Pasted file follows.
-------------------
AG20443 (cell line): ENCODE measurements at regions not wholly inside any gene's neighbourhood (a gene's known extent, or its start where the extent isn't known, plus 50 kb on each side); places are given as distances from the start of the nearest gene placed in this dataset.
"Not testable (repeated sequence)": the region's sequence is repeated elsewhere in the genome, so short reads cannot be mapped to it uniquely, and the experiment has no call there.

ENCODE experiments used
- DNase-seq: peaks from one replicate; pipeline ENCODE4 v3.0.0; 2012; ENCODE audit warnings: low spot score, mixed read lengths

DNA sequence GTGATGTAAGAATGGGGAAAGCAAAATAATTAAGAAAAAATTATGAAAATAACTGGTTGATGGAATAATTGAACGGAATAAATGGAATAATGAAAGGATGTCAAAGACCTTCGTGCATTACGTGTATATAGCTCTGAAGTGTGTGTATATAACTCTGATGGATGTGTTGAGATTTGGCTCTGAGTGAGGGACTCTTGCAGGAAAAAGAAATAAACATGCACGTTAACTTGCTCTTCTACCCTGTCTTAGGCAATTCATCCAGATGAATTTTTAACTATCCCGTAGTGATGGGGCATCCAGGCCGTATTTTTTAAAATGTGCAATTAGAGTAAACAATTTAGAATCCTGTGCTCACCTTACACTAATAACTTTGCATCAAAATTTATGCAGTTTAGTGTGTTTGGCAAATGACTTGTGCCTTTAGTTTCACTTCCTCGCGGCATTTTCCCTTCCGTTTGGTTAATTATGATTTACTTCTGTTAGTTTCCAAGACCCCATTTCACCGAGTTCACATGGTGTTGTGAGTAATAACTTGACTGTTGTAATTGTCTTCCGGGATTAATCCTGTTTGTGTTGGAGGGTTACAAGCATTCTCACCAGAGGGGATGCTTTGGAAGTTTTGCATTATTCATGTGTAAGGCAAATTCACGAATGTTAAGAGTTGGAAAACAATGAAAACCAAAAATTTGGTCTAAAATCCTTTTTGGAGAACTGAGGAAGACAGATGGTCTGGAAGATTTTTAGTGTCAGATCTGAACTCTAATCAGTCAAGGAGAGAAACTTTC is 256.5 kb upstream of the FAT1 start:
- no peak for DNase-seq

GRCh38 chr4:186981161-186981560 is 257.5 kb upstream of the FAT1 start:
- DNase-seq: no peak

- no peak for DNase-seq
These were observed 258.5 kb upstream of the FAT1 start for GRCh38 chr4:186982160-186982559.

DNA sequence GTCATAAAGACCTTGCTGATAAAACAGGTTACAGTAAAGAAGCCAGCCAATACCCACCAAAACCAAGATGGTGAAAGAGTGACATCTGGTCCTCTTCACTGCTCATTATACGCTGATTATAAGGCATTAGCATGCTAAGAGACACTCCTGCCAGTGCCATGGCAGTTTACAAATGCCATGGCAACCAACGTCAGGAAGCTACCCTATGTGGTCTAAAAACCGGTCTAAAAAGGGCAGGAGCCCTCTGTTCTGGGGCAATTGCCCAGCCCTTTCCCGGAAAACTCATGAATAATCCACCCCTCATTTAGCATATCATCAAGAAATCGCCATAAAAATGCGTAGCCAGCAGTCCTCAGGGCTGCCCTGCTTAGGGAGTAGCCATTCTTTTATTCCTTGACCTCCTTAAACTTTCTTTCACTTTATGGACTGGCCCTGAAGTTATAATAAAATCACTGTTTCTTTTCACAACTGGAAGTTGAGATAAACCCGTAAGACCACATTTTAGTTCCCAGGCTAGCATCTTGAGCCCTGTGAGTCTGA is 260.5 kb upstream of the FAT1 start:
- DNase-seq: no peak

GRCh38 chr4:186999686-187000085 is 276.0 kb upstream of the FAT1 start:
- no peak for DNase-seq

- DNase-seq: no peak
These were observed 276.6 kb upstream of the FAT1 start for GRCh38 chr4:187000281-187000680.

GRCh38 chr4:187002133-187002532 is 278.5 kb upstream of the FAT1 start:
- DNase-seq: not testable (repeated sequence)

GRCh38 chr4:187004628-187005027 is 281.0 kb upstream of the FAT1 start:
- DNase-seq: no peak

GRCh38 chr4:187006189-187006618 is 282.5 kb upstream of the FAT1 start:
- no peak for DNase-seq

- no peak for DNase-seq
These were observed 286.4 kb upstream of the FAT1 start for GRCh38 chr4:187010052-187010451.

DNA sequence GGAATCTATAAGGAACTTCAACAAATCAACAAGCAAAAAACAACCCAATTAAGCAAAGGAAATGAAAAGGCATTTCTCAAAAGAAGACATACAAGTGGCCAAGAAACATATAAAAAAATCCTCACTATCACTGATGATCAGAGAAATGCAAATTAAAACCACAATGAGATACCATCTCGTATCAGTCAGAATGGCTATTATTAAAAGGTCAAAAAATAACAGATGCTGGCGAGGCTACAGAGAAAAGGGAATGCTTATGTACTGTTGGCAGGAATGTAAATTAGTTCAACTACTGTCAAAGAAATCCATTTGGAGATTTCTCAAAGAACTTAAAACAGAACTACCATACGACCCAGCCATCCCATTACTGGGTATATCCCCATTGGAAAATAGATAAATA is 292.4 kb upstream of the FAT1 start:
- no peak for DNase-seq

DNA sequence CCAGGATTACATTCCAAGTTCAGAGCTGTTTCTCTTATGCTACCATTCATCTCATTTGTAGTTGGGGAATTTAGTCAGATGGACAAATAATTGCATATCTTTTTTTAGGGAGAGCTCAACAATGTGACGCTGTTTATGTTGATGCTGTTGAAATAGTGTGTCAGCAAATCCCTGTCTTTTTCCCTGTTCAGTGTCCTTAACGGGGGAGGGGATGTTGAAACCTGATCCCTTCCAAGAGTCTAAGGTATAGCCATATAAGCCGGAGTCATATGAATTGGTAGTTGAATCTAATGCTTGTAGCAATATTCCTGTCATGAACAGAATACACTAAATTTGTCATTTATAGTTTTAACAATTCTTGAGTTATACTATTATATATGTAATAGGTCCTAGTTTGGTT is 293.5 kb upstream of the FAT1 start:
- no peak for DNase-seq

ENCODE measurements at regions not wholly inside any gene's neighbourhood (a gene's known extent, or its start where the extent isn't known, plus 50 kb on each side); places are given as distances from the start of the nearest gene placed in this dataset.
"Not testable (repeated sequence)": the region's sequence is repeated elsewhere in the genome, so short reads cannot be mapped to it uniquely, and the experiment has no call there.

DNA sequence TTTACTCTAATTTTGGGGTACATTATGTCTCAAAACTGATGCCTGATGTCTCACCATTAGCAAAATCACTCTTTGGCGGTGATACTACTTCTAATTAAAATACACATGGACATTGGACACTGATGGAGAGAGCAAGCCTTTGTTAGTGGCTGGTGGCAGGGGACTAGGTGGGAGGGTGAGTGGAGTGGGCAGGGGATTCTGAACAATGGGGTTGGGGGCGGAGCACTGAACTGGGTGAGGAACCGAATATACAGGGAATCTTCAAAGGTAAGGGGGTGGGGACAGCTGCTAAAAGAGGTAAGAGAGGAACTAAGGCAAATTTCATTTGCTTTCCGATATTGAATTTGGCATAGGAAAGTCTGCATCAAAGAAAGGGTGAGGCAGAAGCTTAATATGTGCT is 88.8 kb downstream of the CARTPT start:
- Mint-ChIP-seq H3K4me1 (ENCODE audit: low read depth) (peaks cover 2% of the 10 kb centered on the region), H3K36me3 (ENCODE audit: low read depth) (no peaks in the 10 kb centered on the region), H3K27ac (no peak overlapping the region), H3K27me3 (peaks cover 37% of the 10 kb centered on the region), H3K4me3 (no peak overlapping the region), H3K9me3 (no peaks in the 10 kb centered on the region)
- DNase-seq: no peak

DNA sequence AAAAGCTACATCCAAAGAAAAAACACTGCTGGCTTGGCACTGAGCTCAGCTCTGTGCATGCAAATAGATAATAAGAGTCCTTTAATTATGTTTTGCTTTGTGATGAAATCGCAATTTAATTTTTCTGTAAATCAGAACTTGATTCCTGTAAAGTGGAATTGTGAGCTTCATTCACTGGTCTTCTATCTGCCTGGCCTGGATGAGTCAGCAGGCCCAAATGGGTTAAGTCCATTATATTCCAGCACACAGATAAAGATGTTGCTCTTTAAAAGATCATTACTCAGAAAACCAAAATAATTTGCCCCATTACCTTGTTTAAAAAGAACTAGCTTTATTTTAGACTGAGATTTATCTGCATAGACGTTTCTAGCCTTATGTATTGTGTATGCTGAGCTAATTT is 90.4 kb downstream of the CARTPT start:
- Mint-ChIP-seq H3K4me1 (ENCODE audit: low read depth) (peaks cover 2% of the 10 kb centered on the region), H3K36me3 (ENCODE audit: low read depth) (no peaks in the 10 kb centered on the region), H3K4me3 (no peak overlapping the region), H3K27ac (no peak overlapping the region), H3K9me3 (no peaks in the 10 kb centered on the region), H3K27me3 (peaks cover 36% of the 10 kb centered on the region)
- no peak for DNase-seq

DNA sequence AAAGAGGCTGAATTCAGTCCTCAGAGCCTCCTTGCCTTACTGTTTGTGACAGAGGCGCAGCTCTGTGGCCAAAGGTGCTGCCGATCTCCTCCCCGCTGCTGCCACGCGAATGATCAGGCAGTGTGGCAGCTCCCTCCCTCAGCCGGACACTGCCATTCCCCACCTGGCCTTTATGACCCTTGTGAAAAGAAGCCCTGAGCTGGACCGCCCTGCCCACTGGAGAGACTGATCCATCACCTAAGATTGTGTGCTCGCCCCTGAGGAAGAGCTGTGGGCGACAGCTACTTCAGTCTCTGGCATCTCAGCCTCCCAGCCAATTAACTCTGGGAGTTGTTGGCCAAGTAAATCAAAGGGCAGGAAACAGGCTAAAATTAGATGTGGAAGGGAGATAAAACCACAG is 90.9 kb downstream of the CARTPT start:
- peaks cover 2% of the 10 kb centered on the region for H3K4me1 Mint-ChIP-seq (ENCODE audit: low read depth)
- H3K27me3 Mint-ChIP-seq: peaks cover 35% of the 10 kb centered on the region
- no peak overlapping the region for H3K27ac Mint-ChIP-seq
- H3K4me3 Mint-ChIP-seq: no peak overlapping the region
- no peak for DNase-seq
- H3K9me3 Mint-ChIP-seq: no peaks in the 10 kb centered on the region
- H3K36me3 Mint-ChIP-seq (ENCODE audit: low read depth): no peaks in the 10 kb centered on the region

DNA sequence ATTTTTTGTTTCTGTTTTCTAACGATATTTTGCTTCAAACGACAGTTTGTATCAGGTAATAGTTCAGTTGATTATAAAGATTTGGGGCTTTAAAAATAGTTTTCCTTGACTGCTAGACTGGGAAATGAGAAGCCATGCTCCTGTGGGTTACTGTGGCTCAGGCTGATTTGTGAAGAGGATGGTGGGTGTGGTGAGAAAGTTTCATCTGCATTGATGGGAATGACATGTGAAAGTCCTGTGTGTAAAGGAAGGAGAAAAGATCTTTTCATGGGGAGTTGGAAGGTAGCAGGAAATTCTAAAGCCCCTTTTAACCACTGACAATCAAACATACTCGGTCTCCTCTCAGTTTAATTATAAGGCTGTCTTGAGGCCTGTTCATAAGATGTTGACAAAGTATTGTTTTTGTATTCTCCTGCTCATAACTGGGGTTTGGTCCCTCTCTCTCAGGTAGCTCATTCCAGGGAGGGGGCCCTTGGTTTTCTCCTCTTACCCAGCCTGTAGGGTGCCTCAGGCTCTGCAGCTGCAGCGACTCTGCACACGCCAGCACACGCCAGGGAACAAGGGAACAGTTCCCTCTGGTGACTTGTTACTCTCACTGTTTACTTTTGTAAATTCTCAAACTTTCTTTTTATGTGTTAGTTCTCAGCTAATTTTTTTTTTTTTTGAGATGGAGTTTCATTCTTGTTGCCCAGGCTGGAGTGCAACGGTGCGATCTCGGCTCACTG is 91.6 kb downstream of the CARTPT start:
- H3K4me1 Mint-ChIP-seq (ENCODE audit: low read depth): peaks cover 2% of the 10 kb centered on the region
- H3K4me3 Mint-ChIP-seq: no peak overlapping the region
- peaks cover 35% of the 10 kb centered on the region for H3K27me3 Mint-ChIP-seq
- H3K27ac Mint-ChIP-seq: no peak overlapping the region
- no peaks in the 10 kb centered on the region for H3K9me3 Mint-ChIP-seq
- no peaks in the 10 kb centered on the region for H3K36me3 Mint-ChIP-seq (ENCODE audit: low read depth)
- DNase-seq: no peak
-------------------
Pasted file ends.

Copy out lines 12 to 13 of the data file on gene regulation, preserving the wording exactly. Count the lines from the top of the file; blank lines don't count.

- DNase-seq: no peak

GRCh38 chr4:186999686-187000085 is 276.0 kb upstream of the FAT1 start: